Good clean (and cold!) fun on a winter day.
Good clean (and cold!) fun on a winter day.
On my To-Do List for a long time now: An article on Detroit’s historic Assumption Grotto Catholic Church.
Founded in 1830, the parish was in the news in November, when the Archdiocese of Detroit’s Pastoral Council submitted to the archbishop their list of recommended parish closures and consolidations. Under the proposed plan, 60 parishes would merge down to 21 and an additional seven church buildings would close. One of the parishes at risk if the proposal is accepted is Assumption Grotto: the Pastoral Council recommended that it be merged with another church and closed down in the future, if Father Perrone retires and a replacement is not found.
Assumption Grotto is an historic church—in fact, it’s the second-oldest parish in Detroit—and although I’ve moved far away, it’s always been a part of my life.
In 2008, Bishop John Quinn and Fr. Frank Pavone celebrated Mass there and held a burial for the unborn, burying the remains of three children who died due to miscarriage and seven aborted fetuses.
This week, Assumption Grotto has been in the news again. That’s because pastor Fr. Eduard Perrone, a classical musician, has composed a full orchestral score for Catholic Mass. Called “Fountain of Beauty,” the work is intended for a 65-member choir and 38 instruments. Father Perrone explains that it’s dedicated to the Virgin Mary, the most beautiful of God’s creatures.
“Fountain of Beauty” was performed with a full orchestra for the first time on December 21; but there are still two opportunities to enjoy the performance this Christmas season: on January 1 and January 8. Click here for details regarding upcoming performances.
And for an excellent report (with photos) about the recent musical performance, check this article by Detroit Free Press staff writer Niraj Warikoo.
The neighborhood has certainly changed since I lived just a few blocks away, on the other side of Gratiot Avenue. The school closed long ago. Many of the parish’s members have moved to newer homes in the suburbs. It’s difficult to imagine, though, that Assumption Grotto, with its heritage in the city, its beautiful worship music, its shrine and cemetery, its devoted worshippers, and its rich Tridentine traditions, will be forced to close its doors.
God bless and keep the Church of the Assumption of the Blessed Virgin, its parish staff, and its congregants who drive from throughout the metro area.
I love to see the Sisters in treatment at Guest House. From around the country and around the world they come, bringing their burdens and their fears, but also their hope. Behind our gates, they confront the addiction that has caught them, interrupting their service to the world and to their Heavenly Father. They stay with us for four to six months or longer–praying and learning and studying, changing the ebb and flow of their days, working the 12 Steps.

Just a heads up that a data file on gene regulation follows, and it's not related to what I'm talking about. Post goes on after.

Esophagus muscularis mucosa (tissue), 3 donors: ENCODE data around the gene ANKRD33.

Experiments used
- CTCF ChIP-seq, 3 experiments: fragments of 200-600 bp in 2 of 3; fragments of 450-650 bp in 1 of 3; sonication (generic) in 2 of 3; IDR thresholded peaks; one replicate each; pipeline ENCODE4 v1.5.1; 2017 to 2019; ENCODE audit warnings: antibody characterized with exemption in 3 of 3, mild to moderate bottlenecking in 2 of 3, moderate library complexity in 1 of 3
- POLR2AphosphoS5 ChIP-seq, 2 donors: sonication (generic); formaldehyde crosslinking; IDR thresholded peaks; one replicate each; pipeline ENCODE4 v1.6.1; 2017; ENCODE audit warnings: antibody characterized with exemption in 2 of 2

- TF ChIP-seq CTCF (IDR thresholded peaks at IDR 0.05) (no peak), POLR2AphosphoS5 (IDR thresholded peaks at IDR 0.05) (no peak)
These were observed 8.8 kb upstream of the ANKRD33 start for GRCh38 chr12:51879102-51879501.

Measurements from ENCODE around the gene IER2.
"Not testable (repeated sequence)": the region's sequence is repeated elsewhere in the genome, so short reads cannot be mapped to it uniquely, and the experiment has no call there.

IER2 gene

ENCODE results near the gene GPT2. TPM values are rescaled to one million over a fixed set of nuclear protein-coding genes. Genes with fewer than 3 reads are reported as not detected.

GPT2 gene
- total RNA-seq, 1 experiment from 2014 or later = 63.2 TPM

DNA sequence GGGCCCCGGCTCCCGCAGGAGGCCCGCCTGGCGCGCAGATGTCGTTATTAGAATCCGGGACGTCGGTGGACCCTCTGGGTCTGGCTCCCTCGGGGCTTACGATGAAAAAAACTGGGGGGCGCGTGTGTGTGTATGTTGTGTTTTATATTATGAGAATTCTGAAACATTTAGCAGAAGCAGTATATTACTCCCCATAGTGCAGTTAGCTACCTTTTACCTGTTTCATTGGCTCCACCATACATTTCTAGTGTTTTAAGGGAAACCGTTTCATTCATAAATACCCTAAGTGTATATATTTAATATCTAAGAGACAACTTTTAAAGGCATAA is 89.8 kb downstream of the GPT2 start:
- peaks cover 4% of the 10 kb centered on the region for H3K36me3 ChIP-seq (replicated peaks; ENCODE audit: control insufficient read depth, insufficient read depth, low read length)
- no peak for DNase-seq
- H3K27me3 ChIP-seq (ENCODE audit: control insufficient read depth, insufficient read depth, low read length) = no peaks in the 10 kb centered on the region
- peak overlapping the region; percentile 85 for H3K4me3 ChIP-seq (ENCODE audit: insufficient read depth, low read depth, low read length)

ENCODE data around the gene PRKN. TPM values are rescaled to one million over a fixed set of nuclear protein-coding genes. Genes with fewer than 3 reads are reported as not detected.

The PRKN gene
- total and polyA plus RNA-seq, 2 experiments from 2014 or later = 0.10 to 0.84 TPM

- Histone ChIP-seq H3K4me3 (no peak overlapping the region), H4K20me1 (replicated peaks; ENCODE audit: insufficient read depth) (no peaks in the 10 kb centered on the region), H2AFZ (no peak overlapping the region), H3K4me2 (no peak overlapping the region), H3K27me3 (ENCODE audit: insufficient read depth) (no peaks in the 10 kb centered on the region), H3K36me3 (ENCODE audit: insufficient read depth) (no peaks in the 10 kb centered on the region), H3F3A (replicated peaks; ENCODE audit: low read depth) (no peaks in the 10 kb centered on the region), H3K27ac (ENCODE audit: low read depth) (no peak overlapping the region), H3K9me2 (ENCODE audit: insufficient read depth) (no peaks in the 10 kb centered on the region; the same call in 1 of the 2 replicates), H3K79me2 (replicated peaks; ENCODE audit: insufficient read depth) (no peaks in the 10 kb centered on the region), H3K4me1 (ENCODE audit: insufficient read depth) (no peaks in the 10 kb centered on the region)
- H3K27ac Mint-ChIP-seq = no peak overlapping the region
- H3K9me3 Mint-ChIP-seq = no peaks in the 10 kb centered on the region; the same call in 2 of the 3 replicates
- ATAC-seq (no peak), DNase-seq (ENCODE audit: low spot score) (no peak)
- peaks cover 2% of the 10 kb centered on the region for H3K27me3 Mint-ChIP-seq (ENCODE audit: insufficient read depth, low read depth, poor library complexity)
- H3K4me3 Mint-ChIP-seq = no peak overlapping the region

And when the time is right they go home, renewed and reinvigorated, to once again share their gifts with the people they meet– in the classroom or the nursing ward or the parish office or on the street.
For those of us who live an ordinary life in an ordinary family or community, the simplicity of the sisters’ lifestyle and their gifts from the heart are an inspiration and a joy. In the administrative offices, we don’t see the sisters every day–but when we are invited to join with them for liturgy, their song and their thoughtful prayers are rich and warm. At a departure luncheon, when a sister leaves to return to her community, the friends she’s made prepare a special send-off: perhaps a song, a poem, a poster, a short play.
So it was that this year, seven sisters currently in treatment prepared a special song for our staff. With one on guitar and six angelic voices, they first sang it for us, then invited the Guest House staff to join in a sing-along to the tune of Marty Haugen’s “All Are Welcome.” Because of confidentiality requirements, I can’t share the happy photos–but here is the song, topped by their hand-painted manger scene.
Merry Christmas, dear sisters. May God bless you and accompany you on your journey to recovery.
If you’re interested in learning more about the work of Guest House or its mission, check out the website.
|Kathy Schiffer is the wife of a deacon and mother of three grown children, and currently works as Director of Publicity and Special Events for Ave Maria Communications.|
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